Saturday, December 22, 2012

Going Christmas Crackers!

Christmas Cracker Centerpiece

Crepe paper, sticky back plastic, wire coat hangers! My mum would dread these words when I was a kid, especially if they came on the heels of an episode of Blue Peter. Remember Blue Peter? 
My favorite TV show growing up, and it’s still going strong over 50 years since it started. For those of you that have not heard of Blue Peter it first broadcast in 1958 and is the world's longest-running children's television program. It started at a time when there was very little in the way of children’s TV in the UK and took a magazine/entertainment format. There were always lots of entertaining segments but the show was famous for its arts & crafts or "makes" – my personal favorite, my mum’s least favorite!

So years ago, after watching an episode, I decided to try and make the Blue Peter Christmas cracker centerpiece. Christmas crackers are a mainstay of a traditional English Christmas dinner; a tradition dating back to Victorian times. Apparently, a London sweetmaker, named Tom Smith, first made crackers in about 1850. He had seen the French 'bon bon' sweets (almonds wrapped in pretty paper), and one night, while he was sitting in front of his log fire, he became very interested by the sparks and cracks coming from the fire. Suddenly, he thought what a fun idea it would be, if his sweets and toys could be opened with a crack when their fancy wrappers were pulled in half. And so crackers were born.

Christmas Table
A cracker is placed at every setting on the Christmas dinner table. Available in many colors and sizes, the paper tubes are always filled with a joke, a little gift and a paper party hat! As family & friends sit down for the wonderful feast, the first order of business is to pull these crackers.  Each person grabs one end of the cracker with a neighbor at the table grabbing another and then pull! The popper inside “cracks” as the paper rips apart and the contents of the cracker spill out. We then read the corny jokes and put the paper crowns on our heads – no excuses. We all look silly together, but that’s part of the tradition.

So back to the centerpiece: All those years ago I said to my mum, “I want to make the big Christmas cracker!” I found the cardboard, probably bought some crepe paper at W.H. Smith, and got to work. Unfortunately my mum didn’t have the backstage elves like on Blue Peter where the presenters would miraculously pull a finished “make” from under the table and say, “here’s one I made earlier.” But we muddled through and produced the centerpiece – and I loved it! The small crackers were still at each place setting and my homemade centerpiece adorned the center of the table filled with little treats for everyone.

As projects go this one isn’t too difficult. As my original creation no longer existed, a few years ago I decided to recreate the cracker for my family.

Here’s one I made earlier :)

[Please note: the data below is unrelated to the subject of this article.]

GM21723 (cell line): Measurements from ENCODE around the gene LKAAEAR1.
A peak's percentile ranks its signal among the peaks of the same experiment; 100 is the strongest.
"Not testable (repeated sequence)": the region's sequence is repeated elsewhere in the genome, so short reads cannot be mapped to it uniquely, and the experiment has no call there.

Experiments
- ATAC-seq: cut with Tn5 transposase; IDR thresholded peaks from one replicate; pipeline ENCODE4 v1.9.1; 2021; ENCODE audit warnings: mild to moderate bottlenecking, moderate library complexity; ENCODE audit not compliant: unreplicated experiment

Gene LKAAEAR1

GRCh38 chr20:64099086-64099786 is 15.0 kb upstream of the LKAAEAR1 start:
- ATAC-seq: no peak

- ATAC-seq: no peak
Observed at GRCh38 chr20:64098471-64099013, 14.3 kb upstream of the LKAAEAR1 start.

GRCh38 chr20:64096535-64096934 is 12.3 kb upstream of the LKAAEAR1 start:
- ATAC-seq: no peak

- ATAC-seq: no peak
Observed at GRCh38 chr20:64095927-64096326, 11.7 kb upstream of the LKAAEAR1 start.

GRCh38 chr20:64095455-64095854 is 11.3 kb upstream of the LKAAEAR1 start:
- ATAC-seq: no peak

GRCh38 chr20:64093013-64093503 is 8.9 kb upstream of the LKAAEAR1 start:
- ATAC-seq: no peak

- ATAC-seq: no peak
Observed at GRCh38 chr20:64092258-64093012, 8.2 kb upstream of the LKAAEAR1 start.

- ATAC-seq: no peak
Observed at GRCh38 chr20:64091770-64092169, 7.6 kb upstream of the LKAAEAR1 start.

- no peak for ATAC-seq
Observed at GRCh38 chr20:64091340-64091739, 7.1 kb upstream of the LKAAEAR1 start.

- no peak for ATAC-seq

Make 2 like this.
The cracker is made up of 2 tubes that fit together. Get some sturdy cardboard – a couple of empty cereal boxes work. It’s up to you how big you make it, so cut 2 larger rectangular pieces of card for the middle pieces and 2 smaller rectangular pieces of card for the ends. They should be the same width but different depths. You should have 2 set ups like this picture to the right.



Find some strong wrapping paper or foil paper and cut 2 large pieces big enough to lay a large and a small piece of card on each one. Lay the pieces of card on as shown in the picture. Glue the card onto the paper and fold the excess pieces from the side over onto the card like wrapping a gift. Do this with the other 2 pieces of card.

Staple into tubes
You will have 2 pieces like this
Now make tubes out of the two pieces you have created. I use a stapler for this. Make sure one tube is narrower than the other, so that it will fit into the larger one. 




Remember it will be filled with sweets or little gifts and you will want to pull it open and have the contents be a surprise for your guests.
Making it look like a cracker!

Where there is just paper in the two tubes between the two pieces of card use string or gift ribbon to cinch them to create the cracker look! You can now decorate it as you like! Your centerpiece is ready! Fill it with sweets or little gifts and your guests are sure to be impressed.

The finished cracker with one tube slotted inside the other
Yummy treats!

Have fun going crackers! Please let me know if you have any success making one! I would love to see your results. If you send me a photo I will post it in a blog in the New Year. 
Email info@thebeeskneesbritishimports.com with your photo.

Merry Christmas, Happy Holidays & Best Wishes!

This is a bigger one I made.

Thursday, December 6, 2012

The Joy of Christmas Pudding


If you come to my house on Christmas Day you can expect a very traditional English Christmas. As much as I like to embrace the culture of where I am living, there are some traditions from home that are essential to remember, especially at Christmas.  From crackers (which, thank goodness, are more readily available in the US now), to wearing the paper hat that comes out of the cracker at the dinner table, no matter how silly you look, to the turkey (yes, I know Thanksgiving was only a month ago, but turkey is the tradition), to sprouts and parsnips. And, of course, no Christmas would be complete without the Christmas pudding. (Not sure what kind of pudding I'm talking about, you can read my blog all about puddings http://blog.thebeeskneesbritishimports.com/2012/03/lets-talk-about-pudding.html)